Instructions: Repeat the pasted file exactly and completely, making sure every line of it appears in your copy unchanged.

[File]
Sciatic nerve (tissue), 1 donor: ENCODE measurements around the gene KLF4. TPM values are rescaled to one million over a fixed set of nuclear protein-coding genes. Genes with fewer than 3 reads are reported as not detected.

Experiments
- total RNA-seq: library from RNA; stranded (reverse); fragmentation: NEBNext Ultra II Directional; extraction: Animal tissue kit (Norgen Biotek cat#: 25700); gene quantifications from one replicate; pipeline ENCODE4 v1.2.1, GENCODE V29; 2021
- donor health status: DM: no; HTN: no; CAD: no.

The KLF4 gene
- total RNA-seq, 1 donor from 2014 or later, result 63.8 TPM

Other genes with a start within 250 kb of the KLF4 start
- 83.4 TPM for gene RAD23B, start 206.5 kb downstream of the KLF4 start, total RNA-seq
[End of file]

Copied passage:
Sciatic nerve (tissue), 1 donor: ENCODE measurements around the gene KLF4. TPM values are rescaled to one million over a fixed set of nuclear protein-coding genes. Genes with fewer than 3 reads are reported as not detected.

Experiments
- total RNA-seq: library from RNA; stranded (reverse); fragmentation: NEBNext Ultra II Directional; extraction: Animal tissue kit (Norgen Biotek cat#: 25700); gene quantifications from one replicate; pipeline ENCODE4 v1.2.1, GENCODE V29; 2021
- donor health status: DM: no; HTN: no; CAD: no.

The KLF4 gene
- total RNA-seq, 1 donor from 2014 or later, result 63.8 TPM

Other genes with a start within 250 kb of the KLF4 start
- 83.4 TPM for gene RAD23B, start 206.5 kb downstream of the KLF4 start, total RNA-seq